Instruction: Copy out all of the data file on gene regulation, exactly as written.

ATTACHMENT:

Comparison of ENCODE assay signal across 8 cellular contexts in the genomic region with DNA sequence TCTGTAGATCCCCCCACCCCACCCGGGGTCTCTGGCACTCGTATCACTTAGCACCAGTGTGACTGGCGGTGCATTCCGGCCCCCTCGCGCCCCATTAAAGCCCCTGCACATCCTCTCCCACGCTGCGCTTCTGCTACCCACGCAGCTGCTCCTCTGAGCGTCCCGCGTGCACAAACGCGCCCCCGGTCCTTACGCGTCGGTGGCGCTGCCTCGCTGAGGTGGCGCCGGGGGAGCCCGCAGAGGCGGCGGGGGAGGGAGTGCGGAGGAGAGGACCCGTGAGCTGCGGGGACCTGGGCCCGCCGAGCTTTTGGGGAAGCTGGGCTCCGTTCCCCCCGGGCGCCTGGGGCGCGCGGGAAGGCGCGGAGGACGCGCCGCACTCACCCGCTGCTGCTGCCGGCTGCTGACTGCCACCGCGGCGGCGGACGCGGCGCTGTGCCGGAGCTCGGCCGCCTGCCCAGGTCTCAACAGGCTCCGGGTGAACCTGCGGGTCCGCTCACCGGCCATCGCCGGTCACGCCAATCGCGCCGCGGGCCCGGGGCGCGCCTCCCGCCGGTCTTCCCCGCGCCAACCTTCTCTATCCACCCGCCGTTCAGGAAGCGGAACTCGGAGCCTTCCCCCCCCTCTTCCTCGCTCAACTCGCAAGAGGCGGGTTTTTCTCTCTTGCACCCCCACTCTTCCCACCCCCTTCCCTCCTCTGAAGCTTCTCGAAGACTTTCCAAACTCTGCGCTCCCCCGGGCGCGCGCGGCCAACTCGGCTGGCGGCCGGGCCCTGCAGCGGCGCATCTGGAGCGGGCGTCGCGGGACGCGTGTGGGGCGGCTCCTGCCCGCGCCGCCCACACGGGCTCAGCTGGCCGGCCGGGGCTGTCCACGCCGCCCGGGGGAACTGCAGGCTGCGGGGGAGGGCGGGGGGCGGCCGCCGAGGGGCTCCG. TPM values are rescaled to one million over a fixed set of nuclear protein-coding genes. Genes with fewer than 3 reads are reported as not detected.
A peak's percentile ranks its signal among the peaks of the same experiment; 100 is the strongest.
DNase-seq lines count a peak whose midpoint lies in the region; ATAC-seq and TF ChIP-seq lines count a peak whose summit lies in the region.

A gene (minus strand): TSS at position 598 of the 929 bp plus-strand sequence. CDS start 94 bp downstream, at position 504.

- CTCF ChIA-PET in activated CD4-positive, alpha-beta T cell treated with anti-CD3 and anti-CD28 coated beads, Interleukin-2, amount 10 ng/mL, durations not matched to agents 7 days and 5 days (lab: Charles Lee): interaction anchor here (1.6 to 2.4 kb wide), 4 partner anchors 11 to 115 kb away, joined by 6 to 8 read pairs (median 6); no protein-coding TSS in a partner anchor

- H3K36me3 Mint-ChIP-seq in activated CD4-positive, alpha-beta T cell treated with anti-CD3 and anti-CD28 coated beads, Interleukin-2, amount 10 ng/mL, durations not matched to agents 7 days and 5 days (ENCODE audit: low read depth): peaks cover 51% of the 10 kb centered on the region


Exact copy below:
Comparison of ENCODE assay signal across 8 cellular contexts in the genomic region with DNA sequence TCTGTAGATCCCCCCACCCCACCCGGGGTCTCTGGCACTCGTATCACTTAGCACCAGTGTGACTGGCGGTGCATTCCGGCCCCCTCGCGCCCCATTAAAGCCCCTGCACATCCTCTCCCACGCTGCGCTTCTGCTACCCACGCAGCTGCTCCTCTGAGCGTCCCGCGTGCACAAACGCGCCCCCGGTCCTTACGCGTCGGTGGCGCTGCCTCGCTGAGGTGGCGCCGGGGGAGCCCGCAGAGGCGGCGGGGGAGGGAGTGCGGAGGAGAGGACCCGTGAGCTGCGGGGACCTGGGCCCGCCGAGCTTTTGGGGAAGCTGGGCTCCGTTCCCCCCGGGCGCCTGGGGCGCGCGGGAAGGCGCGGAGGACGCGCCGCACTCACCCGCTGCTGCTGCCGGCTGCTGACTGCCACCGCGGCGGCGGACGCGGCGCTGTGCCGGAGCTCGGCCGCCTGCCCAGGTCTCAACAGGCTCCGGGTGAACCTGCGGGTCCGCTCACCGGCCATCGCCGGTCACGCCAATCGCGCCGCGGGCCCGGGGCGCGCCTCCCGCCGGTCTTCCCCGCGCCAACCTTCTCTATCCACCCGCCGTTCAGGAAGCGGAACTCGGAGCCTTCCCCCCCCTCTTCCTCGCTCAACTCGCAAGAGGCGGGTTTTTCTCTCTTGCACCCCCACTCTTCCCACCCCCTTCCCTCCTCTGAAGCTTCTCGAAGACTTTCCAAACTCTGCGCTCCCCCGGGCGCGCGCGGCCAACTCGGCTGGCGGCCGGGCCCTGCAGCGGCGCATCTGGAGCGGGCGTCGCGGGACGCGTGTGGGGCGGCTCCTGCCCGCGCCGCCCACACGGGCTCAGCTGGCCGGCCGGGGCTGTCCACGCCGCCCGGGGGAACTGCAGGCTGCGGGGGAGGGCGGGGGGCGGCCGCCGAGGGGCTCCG. TPM values are rescaled to one million over a fixed set of nuclear protein-coding genes. Genes with fewer than 3 reads are reported as not detected.
A peak's percentile ranks its signal among the peaks of the same experiment; 100 is the strongest.
DNase-seq lines count a peak whose midpoint lies in the region; ATAC-seq and TF ChIP-seq lines count a peak whose summit lies in the region.

A gene (minus strand): TSS at position 598 of the 929 bp plus-strand sequence. CDS start 94 bp downstream, at position 504.

- CTCF ChIA-PET in activated CD4-positive, alpha-beta T cell treated with anti-CD3 and anti-CD28 coated beads, Interleukin-2, amount 10 ng/mL, durations not matched to agents 7 days and 5 days (lab: Charles Lee): interaction anchor here (1.6 to 2.4 kb wide), 4 partner anchors 11 to 115 kb away, joined by 6 to 8 read pairs (median 6); no protein-coding TSS in a partner anchor

- H3K36me3 Mint-ChIP-seq in activated CD4-positive, alpha-beta T cell treated with anti-CD3 and anti-CD28 coated beads, Interleukin-2, amount 10 ng/mL, durations not matched to agents 7 days and 5 days (ENCODE audit: low read depth): peaks cover 51% of the 10 kb centered on the region